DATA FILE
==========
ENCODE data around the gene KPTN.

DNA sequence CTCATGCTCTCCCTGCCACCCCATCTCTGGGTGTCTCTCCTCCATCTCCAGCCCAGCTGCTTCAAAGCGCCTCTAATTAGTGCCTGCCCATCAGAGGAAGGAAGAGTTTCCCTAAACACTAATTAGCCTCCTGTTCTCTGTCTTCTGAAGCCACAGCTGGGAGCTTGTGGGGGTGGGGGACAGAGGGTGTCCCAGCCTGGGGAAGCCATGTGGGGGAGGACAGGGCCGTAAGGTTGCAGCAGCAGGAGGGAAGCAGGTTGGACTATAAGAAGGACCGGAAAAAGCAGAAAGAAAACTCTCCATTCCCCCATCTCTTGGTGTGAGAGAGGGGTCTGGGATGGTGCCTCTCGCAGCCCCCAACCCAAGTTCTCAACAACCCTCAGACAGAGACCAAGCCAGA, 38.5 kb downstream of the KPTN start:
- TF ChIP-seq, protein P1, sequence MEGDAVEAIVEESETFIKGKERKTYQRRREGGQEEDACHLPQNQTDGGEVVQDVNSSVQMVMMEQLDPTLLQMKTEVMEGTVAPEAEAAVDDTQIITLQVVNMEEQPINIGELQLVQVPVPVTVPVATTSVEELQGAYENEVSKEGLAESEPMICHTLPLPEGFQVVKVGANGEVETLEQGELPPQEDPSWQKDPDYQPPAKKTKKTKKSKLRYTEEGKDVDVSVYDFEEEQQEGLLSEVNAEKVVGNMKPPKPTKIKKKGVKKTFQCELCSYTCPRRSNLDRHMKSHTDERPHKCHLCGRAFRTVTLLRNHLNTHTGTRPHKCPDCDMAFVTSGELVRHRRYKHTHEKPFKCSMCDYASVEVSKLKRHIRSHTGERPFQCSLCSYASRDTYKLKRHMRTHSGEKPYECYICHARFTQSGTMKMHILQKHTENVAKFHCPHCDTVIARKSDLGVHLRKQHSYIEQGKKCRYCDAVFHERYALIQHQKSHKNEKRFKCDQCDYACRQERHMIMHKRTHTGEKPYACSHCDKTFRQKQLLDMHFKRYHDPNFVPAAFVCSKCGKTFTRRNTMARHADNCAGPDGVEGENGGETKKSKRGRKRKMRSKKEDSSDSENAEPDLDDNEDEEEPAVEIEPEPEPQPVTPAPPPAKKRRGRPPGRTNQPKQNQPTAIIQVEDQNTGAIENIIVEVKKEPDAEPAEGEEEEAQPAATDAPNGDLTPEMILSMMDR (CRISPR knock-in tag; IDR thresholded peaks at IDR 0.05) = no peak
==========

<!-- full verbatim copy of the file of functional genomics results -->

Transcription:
ENCODE data around the gene KPTN.

DNA sequence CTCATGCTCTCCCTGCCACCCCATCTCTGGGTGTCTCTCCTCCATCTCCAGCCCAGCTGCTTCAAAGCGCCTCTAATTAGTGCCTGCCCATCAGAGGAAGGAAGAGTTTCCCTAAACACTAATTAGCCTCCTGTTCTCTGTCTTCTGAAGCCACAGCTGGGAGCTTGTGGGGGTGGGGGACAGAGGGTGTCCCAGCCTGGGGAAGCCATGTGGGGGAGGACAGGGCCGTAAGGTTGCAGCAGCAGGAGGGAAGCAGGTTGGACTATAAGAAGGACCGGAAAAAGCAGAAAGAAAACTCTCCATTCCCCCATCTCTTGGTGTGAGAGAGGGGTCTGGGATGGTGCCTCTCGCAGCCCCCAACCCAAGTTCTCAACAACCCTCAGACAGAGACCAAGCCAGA, 38.5 kb downstream of the KPTN start:
- TF ChIP-seq, protein P1, sequence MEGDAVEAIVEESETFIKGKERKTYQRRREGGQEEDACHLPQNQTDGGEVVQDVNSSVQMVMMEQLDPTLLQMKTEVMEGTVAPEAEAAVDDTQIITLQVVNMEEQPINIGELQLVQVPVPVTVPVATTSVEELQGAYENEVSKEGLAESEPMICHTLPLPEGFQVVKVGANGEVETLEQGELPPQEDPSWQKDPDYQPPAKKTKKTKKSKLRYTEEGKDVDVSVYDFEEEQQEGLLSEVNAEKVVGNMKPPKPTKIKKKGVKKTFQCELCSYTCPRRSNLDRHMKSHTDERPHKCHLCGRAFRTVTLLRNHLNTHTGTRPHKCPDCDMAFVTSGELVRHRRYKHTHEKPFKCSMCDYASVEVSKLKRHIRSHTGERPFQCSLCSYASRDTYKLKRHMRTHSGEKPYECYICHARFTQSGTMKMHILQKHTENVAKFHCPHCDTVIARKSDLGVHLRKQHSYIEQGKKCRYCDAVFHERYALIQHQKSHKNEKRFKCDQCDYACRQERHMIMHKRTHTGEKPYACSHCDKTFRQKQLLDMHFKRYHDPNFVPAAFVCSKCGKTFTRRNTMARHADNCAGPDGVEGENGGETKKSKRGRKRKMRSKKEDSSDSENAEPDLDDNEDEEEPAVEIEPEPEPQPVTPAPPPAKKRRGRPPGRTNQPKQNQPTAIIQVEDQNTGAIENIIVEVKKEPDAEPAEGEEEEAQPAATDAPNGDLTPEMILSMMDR (CRISPR knock-in tag; IDR thresholded peaks at IDR 0.05) = no peak